The University of Missouri football team just got the school’s president, Tim Wolfe, to resign.
Usually when you hear about a college president resigning in relation to athletics, a scandal has occurred and a combination of money, drugs and criminal behavior by some college players has forced him or her to step down. In this case, however, African-American football players banded together to boycott games unless the college president resigned. And in a move that will strike fear in the hearts of university presidents everywhere, within 48 hours Wolfe was out. We’re in a new era of the American athlete, and now everyone is on notice.
Athletes can have a huge impact on social-justice causes when they open their mouths, wear armbands or don T-shirts. They do, however, take serious risks with their brand and livelihood when they take a stand on issues that white fans in particular may find controversial.
This is especially the case on a college campus where players are dependent on school scholarships for tuition, housing and meals. Any behavior viewed as problematic can get your scholarship snatched, and you’ve lost not only your chance at a free education but also the chance to play professionally. So when athletes step up at the college level, it’s an exercise of power in the face of backlash that can’t be ignored.
Racial incidents have been plaguing the 7 percent African-American population at Mizzou (out of 35,000 total students) over the last year. Racial slurs were hurled at black students practicing a homecoming play. The black class president was racially harassed while walking home. A swastika of feces was smeared on a campus building.
Concerned Students 1950 (named after the first year black students were allowed at the school) wrote letters and sought investigations into these incidents, but Wolfe did nothing but talk. When they called for his resignation, the school trustees and curators did nothing. When a black graduate student, Jonathan Butler, went on a hunger strike until Wolfe was fired or resigned, the board of curators did nothing.
But when more than 30 African-American football players on the Missouri Tigers said that they weren’t going to practice, train or play any football games until Wolfe was gone? Things got real. Forty-eight hours after the first missed practice Nov. 7, Wolfe announced his resignation.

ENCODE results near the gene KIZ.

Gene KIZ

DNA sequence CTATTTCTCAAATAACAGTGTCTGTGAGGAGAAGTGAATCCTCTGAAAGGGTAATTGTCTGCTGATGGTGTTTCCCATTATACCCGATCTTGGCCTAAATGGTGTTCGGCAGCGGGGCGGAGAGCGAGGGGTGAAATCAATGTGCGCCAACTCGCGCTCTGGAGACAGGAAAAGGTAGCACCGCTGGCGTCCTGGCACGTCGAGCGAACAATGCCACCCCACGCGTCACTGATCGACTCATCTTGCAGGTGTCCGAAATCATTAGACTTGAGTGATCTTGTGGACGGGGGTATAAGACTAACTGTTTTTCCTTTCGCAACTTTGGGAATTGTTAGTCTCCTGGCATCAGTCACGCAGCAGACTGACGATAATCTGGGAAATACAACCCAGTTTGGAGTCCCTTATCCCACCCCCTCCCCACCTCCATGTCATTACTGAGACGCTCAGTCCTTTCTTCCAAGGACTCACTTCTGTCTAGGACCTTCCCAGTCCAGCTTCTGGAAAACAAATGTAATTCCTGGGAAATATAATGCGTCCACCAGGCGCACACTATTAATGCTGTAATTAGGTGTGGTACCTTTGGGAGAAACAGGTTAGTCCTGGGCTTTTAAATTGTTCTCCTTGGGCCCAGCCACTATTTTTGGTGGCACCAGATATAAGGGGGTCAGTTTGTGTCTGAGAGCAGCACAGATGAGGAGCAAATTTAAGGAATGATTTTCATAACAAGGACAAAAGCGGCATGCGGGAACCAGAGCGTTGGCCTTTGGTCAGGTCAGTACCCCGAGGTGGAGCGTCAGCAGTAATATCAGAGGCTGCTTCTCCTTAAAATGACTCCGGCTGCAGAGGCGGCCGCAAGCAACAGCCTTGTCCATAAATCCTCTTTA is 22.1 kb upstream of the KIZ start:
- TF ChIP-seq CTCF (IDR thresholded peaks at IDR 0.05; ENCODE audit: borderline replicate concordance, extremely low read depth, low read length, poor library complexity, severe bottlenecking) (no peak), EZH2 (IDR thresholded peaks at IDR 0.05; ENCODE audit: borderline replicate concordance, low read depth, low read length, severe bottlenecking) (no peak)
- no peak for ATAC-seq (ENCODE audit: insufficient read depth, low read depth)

On the college level, football equals big money, even for teams that aren’t nationally famous. The Missouri Tigers have a rabid fan base, from all over the country, who spend millions of dollars every season on tickets, concessions and merchandise. Even though the team has a lousy 1-5 record this year, it’s set to bring in about $35 million to the college system before expenses. Had the players just boycotted one game this weekend against Brigham Young University, it would have cost the school almost $1 million.
Wolfe didn’t step down out of a crisis of conscience or even “love,” as he said in his nicely passive-aggressive press conference Monday morning. He stepped down because of black-student-athlete power and money.
Thousands of influential Mizzou alumni couldn’t care less about social justice, racism or the protection of African-American students. They like football and tailgating every Saturday. And if firing Wolfe and addressing some racism gets them back in the parking lot with a beer and a brat watching black men run up and down a field this Saturday, so be it.
At the end of the day, there are lots of people who can serve as a college president, but there aren’t nearly as many who can break four tackles for a score on third and 7. Let’s just hope that other prominent college football teams see the power that was shown by the Missouri Tigers today: that if you stay organized and unified, you don’t have to just run the field; you can run your school.
Jason Johnson, political editor at The Root, is a professor of political science at Morgan State’s School of Global Journalism and Communication and is a frequent guest on MSNBC, CNN, Al-Jazeera International, Fox Business News and SiriusXM Satellite Radio. Follow him on Twitter.